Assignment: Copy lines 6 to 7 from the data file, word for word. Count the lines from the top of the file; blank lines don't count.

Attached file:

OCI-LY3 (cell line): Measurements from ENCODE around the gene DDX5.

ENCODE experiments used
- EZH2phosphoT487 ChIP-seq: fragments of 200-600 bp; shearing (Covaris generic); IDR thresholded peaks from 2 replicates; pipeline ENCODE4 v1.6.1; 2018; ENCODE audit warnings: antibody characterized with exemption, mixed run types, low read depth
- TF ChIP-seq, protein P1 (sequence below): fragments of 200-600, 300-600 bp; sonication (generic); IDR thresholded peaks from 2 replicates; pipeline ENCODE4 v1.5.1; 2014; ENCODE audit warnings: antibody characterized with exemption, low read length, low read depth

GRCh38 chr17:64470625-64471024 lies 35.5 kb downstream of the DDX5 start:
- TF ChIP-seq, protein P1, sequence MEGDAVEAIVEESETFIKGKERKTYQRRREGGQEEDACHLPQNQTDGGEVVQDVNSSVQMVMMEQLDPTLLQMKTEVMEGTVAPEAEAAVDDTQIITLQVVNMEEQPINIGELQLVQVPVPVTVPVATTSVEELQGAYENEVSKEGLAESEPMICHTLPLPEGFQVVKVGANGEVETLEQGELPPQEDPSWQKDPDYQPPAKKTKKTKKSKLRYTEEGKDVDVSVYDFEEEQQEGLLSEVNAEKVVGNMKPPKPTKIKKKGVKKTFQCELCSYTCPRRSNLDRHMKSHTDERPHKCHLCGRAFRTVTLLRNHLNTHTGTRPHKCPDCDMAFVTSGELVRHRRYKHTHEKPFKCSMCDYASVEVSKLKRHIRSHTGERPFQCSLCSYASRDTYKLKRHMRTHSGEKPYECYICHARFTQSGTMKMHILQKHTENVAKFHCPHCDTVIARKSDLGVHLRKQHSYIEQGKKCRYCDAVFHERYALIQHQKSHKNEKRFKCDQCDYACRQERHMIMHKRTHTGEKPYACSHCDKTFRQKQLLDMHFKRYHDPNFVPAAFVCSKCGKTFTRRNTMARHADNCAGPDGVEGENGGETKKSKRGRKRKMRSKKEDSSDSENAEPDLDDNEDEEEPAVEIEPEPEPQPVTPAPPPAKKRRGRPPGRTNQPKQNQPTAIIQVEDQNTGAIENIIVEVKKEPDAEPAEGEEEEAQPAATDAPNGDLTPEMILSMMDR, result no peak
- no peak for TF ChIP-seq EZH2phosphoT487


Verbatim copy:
- TF ChIP-seq, protein P1, sequence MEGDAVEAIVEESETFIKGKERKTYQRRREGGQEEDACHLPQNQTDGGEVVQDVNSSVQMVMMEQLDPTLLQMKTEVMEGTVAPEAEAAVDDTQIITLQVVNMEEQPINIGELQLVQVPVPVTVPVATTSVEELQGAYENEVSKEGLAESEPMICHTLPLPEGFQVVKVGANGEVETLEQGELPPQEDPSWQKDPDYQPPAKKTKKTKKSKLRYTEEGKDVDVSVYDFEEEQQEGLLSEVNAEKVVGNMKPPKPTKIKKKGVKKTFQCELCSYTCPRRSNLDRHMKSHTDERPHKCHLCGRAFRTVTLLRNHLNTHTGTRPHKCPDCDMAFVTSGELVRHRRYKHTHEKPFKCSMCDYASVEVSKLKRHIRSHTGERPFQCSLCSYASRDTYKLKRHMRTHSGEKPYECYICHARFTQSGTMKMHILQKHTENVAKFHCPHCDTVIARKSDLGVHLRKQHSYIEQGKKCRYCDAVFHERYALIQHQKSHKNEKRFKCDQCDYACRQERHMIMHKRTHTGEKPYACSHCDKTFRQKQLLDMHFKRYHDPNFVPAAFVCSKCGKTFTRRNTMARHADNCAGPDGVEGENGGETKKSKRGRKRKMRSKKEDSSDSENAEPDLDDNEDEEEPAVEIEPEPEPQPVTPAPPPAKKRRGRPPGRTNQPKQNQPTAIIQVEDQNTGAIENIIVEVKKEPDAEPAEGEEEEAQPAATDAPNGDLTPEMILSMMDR, result no peak
- no peak for TF ChIP-seq EZH2phosphoT487